The Langston Hughes Institute of Buffalo will become another cornerstone in the Michigan Street African American Heritage Corridor as the Corridor Commission continues to cement plans for a district to commemorate black history in the city.
The institute moved last year from its High Street building to a leased headquarters at 163 and 167 Broadway, and purchased the facility last month. The site is the new home of the Center for Cultural History and Arts Education, and becomes the fourth anchor in the planned heritage corridor, along with the Colored Musicians Club, Nash House Museum and Michigan Street Baptist Church.
Karen Stanley Fleming, chairwoman of the commission, shared news of the purchase Monday, along with providing updates on the corridor, at a board meeting in the Larkin at Exchange Building.
Stanley Fleming said the team of consultants that was retained in March to work with the commission on a master plan for the area did a first draft in June and presented it at public forums during the summer for comment and feedback.
A week ago, she said, the consultants presented a draft of the management plan to the board that is only available to commissioners for now.
Commissioners voted Monday to approve the draft plan in concept and principle, subject to final edits.
The proposed corridor starts at East Ferry Street and Masten Avenue and continues south to Woodlawn Avenue, then to Michigan Avenue, and ends at Swan Street, with many offshoots along the way. Those offshoots include Pine, Sycamore, Elm, William, Hickory and South Division streets.
Commissioners will review the plan and forward their comments to the chairwoman by Nov. 26.
The group then has to approve the draft and forward it to the Common Council, which will hold at least two public hearings before voting on approval, said Laurence K. Rubin, attorney for the commission.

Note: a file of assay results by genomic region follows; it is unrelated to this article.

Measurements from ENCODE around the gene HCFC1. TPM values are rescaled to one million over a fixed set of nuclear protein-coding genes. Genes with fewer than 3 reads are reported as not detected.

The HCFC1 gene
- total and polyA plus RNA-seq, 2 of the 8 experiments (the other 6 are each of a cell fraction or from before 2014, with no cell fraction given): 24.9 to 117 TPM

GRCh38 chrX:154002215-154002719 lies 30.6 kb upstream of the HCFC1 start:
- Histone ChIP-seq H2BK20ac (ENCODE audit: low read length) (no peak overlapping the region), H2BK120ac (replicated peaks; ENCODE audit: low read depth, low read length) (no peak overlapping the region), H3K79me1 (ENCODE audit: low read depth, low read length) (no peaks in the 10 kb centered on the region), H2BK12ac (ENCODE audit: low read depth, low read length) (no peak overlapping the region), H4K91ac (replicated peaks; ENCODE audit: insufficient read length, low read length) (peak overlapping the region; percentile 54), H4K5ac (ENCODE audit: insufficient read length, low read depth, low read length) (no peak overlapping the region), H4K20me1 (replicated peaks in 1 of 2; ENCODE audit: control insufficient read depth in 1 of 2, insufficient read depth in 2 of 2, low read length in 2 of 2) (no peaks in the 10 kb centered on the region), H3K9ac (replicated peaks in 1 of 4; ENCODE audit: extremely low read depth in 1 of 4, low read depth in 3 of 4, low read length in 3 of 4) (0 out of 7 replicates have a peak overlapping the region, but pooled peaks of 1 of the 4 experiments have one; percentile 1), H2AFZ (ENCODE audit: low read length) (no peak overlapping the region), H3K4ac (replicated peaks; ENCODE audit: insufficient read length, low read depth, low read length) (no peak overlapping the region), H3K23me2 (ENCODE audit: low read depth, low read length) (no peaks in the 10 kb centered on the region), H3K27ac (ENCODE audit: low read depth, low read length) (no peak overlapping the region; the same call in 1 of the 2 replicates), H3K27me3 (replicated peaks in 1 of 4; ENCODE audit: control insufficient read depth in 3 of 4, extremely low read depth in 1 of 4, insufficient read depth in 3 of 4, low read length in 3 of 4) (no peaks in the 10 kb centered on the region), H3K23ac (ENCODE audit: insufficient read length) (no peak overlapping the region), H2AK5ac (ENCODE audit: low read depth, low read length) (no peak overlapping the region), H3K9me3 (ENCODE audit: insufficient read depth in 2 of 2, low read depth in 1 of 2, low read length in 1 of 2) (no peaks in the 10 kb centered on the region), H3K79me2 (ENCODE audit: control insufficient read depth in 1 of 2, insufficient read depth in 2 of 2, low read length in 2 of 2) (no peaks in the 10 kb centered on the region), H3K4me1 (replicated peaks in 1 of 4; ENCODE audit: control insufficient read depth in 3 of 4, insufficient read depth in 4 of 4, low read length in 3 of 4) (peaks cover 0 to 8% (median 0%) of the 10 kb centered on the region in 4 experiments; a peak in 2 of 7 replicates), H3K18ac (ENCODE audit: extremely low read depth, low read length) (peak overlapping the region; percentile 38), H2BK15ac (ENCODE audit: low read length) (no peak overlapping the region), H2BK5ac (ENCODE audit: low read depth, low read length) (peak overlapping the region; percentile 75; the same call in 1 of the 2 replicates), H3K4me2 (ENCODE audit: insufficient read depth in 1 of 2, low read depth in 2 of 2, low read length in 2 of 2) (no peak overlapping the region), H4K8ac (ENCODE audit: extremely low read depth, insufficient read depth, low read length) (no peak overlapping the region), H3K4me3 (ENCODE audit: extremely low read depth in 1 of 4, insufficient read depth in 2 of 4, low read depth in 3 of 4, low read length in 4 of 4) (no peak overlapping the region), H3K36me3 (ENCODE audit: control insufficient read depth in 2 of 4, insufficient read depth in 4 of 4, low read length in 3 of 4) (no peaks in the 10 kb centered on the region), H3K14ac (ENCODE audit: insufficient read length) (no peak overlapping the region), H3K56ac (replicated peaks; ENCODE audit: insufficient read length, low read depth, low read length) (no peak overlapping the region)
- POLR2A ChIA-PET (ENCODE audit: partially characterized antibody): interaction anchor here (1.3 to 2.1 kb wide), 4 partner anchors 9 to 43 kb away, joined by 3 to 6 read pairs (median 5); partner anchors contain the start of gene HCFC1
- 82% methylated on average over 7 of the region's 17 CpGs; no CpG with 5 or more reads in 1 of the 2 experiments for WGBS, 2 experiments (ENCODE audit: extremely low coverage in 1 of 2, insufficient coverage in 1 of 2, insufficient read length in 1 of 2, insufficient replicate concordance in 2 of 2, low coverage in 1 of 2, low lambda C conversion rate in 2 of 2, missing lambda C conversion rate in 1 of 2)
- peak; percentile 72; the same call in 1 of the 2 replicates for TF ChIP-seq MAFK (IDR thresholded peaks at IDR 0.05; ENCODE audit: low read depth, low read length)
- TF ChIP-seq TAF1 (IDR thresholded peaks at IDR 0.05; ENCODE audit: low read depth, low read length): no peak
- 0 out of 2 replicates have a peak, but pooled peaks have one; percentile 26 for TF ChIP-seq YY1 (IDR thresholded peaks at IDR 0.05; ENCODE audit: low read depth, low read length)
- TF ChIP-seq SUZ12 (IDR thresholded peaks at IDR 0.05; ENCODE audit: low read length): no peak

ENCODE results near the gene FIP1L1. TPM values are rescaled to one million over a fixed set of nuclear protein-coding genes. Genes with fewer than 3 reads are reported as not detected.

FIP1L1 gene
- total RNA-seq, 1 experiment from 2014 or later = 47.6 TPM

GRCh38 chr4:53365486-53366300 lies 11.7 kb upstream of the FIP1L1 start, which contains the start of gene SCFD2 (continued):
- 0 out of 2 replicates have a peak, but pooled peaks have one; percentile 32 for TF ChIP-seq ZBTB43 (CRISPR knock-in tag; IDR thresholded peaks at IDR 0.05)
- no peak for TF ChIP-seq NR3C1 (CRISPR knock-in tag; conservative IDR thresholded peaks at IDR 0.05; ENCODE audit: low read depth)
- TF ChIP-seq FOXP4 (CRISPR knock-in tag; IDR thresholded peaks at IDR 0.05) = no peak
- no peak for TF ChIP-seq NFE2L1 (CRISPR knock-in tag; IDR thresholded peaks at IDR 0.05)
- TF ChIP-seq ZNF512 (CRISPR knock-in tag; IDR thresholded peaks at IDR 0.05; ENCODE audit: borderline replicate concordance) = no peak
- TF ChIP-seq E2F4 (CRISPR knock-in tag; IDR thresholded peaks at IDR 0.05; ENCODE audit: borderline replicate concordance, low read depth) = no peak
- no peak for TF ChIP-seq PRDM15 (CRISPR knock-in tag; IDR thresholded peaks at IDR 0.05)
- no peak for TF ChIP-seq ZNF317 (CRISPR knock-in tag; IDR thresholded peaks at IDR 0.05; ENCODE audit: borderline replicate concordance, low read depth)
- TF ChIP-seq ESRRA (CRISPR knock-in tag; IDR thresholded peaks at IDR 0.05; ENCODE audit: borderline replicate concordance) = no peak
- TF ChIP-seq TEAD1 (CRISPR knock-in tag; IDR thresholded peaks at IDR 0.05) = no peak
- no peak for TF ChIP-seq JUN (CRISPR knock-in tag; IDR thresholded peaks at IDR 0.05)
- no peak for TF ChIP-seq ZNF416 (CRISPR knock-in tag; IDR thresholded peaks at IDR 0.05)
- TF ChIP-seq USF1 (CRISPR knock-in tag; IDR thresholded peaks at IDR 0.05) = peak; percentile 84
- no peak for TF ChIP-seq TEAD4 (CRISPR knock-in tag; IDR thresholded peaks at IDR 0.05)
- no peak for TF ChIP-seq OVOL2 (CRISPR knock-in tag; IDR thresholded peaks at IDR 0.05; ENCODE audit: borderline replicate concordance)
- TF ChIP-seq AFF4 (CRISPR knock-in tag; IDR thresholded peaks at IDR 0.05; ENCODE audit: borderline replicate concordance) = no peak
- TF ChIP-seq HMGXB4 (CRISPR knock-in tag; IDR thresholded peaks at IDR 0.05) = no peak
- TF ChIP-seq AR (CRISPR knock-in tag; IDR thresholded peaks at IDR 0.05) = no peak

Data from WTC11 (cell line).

After that, the draft is sent to the state Office of Parks, Recreation and Historic Preservation, which has 45 days to approve it or suggest further changes, Rubin said.
In addition to moving forward with the draft management plan, Stanley Fleming also said the corridor is partnering with the Buffalo Zoo to get Gates 3 and 4 at the zoo listed on the National Register of Historic Places. The zoo is part of the commission’s Thematic Heritage Area, outside the proposed corridor.
Even though the zoo is already listed on the National Register, Stanley Fleming said, “We want to highlight in particular these gates” that were designed by African-American architect John Brent. He also designed the Michigan Street “Colored” YMCA and was employed by the City of Buffalo when he designed the structures at the zoo.
Stanley Fleming met with Mayor Byron W. Brown about locating the blueprints that Brent worked on and signed.
Commissioners also approved a collaboration with the Community Foundation for Greater Buffalo. The foundation will fund research and professional services to complete the application for the National Register.
The commission also is collaborating with Buffalo State College to archive the documents.
“We’re working on interesting ways to do that,” Stanley Fleming said.
“One aspect of celebrating Brent is to do an appropriate exhibition in conjunction with ‘Year of the City,’ ” an observance at the college for the 2012-13 academic year, said Commissioner Edward O. Smith Jr., director of the Monroe Fordham Regional History Center and former head of the history department at Buffalo State.